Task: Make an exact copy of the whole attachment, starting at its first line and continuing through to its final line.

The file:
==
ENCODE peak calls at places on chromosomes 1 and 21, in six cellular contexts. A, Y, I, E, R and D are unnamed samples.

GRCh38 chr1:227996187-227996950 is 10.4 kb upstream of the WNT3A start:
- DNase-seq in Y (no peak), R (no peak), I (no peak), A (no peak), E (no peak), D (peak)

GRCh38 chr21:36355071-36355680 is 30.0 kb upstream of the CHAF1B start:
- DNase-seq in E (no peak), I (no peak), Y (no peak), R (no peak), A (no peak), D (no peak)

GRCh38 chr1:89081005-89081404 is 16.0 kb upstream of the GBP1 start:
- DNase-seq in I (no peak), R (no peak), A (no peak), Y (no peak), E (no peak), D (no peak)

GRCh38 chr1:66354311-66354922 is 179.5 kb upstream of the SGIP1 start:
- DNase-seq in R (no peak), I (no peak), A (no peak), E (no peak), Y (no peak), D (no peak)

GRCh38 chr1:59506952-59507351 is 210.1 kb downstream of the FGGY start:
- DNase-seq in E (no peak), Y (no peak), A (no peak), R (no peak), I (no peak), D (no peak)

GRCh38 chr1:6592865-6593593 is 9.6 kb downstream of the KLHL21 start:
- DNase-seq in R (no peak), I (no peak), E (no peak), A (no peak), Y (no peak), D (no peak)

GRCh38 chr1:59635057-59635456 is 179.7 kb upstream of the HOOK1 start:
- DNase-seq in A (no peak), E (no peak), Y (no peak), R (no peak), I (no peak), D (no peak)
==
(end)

ENCODE peak calls at places on chromosomes 1 and 21, in six cellular contexts. A, Y, I, E, R and D are unnamed samples.

GRCh38 chr1:227996187-227996950 is 10.4 kb upstream of the WNT3A start:
- DNase-seq in Y (no peak), R (no peak), I (no peak), A (no peak), E (no peak), D (peak)

GRCh38 chr21:36355071-36355680 is 30.0 kb upstream of the CHAF1B start:
- DNase-seq in E (no peak), I (no peak), Y (no peak), R (no peak), A (no peak), D (no peak)

GRCh38 chr1:89081005-89081404 is 16.0 kb upstream of the GBP1 start:
- DNase-seq in I (no peak), R (no peak), A (no peak), Y (no peak), E (no peak), D (no peak)

GRCh38 chr1:66354311-66354922 is 179.5 kb upstream of the SGIP1 start:
- DNase-seq in R (no peak), I (no peak), A (no peak), E (no peak), Y (no peak), D (no peak)

GRCh38 chr1:59506952-59507351 is 210.1 kb downstream of the FGGY start:
- DNase-seq in E (no peak), Y (no peak), A (no peak), R (no peak), I (no peak), D (no peak)

GRCh38 chr1:6592865-6593593 is 9.6 kb downstream of the KLHL21 start:
- DNase-seq in R (no peak), I (no peak), E (no peak), A (no peak), Y (no peak), D (no peak)

GRCh38 chr1:59635057-59635456 is 179.7 kb upstream of the HOOK1 start:
- DNase-seq in A (no peak), E (no peak), Y (no peak), R (no peak), I (no peak), D (no peak)